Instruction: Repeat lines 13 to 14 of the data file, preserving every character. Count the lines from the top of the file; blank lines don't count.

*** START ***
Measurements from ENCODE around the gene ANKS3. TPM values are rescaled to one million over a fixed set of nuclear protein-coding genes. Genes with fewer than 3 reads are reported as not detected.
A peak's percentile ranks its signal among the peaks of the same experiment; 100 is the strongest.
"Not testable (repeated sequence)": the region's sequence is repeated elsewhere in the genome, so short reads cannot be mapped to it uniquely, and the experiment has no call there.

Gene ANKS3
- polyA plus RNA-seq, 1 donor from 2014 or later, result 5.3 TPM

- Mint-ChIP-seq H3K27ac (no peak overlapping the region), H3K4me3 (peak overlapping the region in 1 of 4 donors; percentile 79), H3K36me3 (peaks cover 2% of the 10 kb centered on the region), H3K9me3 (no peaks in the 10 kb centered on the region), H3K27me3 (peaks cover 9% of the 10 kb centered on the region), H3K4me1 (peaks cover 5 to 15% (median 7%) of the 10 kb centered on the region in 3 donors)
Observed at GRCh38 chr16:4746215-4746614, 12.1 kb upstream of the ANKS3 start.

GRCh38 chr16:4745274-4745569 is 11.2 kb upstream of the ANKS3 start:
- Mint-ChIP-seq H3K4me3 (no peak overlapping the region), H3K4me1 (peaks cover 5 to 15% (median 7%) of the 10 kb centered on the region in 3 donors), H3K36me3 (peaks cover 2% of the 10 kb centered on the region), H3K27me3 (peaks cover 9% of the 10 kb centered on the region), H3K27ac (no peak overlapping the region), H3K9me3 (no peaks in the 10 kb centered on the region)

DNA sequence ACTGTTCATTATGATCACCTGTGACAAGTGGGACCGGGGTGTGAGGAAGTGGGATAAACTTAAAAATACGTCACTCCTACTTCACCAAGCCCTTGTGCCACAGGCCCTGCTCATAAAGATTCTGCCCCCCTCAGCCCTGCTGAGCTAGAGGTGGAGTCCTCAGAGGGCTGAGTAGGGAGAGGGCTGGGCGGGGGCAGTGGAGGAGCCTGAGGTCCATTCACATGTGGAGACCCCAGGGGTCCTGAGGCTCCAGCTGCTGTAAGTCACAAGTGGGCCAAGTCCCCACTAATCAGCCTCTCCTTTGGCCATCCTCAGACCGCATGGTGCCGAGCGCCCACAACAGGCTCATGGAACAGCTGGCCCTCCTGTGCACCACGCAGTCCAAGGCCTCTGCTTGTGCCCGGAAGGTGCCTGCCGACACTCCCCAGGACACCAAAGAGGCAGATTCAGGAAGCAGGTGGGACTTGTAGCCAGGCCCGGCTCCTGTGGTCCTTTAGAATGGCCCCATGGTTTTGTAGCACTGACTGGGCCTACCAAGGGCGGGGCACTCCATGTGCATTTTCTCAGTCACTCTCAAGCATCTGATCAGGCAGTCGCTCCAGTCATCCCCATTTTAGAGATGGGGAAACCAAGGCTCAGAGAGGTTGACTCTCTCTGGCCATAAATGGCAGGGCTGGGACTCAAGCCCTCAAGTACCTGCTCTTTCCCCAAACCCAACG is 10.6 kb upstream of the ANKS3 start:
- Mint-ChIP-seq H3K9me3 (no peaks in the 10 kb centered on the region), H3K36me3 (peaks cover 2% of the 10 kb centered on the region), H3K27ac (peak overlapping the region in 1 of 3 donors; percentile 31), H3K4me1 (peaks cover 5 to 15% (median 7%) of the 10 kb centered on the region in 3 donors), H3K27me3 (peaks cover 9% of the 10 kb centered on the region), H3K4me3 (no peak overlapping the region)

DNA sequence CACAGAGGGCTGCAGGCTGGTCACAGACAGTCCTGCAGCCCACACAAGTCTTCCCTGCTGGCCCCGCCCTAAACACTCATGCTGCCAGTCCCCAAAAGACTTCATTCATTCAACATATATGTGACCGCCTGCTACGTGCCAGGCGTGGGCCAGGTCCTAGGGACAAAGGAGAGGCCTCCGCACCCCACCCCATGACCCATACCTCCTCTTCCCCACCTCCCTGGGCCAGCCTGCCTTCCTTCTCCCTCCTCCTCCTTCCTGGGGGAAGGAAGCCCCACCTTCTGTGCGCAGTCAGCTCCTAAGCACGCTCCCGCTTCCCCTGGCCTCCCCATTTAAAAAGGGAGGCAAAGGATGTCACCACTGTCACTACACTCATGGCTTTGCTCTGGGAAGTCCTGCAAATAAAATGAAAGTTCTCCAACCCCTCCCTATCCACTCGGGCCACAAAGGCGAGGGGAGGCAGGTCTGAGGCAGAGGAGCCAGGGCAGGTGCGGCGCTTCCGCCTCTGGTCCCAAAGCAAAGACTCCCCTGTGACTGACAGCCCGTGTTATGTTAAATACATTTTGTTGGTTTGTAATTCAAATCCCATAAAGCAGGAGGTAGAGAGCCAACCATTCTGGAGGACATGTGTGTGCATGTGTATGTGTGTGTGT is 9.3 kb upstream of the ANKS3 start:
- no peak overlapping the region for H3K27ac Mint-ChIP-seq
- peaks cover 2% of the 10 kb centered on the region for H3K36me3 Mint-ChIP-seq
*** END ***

- no peak overlapping the region for H3K27ac Mint-ChIP-seq
- peaks cover 2% of the 10 kb centered on the region for H3K36me3 Mint-ChIP-seq